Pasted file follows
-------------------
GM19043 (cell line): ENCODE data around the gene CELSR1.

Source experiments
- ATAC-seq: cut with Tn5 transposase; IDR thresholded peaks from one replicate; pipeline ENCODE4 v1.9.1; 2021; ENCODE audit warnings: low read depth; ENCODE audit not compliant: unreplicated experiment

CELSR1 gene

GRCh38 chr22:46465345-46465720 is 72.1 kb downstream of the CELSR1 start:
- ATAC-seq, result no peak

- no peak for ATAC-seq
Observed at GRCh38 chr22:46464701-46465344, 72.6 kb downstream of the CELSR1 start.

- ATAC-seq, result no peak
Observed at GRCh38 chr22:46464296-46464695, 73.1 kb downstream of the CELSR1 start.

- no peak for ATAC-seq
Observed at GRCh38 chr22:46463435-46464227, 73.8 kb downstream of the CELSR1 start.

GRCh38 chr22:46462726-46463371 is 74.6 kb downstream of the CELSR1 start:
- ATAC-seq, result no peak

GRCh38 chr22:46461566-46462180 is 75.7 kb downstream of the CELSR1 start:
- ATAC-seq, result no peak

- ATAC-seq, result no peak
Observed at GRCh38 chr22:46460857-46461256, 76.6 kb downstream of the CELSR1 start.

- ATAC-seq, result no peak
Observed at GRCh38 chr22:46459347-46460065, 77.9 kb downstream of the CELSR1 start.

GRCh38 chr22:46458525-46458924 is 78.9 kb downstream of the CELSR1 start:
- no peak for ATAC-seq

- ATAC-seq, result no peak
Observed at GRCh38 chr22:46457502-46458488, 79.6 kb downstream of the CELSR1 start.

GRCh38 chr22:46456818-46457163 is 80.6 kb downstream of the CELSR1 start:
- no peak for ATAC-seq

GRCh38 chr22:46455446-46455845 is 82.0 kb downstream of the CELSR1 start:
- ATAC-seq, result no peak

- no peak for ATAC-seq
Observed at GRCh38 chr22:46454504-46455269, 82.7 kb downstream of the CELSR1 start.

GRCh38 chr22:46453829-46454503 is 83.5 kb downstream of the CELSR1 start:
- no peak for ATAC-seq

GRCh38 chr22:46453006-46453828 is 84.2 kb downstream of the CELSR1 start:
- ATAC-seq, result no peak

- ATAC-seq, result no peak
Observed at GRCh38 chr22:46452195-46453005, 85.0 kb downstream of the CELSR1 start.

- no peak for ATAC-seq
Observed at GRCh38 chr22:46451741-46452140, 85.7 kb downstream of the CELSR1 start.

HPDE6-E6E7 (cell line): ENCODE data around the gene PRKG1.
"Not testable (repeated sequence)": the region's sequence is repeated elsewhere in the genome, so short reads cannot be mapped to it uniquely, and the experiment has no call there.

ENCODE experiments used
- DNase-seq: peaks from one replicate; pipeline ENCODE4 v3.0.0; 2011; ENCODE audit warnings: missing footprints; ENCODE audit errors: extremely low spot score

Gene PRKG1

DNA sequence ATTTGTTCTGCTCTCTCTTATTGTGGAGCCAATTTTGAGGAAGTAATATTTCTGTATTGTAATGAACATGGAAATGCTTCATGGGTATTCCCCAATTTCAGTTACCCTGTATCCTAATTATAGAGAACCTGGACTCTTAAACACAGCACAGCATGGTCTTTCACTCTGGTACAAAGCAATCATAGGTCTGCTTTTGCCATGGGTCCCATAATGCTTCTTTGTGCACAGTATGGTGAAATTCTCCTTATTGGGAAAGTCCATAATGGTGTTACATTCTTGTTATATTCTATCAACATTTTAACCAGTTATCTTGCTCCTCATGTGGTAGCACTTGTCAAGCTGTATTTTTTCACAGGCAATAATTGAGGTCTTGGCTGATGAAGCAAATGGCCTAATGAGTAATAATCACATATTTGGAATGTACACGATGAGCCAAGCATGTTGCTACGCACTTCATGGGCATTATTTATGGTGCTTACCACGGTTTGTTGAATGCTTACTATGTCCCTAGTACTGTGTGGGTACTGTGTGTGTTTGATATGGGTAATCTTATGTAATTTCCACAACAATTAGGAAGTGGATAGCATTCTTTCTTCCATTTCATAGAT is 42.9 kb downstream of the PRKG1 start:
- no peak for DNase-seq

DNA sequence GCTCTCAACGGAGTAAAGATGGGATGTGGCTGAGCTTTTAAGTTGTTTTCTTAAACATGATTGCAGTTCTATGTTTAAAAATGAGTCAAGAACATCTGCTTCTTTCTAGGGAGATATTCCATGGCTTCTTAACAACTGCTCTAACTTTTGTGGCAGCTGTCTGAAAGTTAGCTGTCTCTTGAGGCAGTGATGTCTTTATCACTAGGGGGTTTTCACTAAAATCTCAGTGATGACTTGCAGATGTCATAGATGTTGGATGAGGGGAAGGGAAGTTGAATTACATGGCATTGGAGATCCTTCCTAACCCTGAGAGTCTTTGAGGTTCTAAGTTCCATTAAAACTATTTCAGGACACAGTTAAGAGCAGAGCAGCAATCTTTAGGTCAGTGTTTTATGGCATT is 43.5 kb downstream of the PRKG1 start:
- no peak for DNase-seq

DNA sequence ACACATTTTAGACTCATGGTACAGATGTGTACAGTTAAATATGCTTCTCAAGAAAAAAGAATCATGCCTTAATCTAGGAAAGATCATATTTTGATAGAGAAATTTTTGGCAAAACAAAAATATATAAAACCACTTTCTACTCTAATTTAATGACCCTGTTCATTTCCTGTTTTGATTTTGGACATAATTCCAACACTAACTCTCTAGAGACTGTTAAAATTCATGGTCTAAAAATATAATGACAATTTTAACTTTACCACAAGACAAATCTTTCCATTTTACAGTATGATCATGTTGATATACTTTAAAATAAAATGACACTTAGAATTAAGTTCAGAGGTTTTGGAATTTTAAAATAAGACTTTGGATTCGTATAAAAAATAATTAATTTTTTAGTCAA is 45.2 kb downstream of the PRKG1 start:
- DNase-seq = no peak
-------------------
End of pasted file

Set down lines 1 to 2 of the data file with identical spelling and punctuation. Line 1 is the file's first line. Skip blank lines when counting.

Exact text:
GM19043 (cell line): ENCODE data around the gene CELSR1.

Source experiments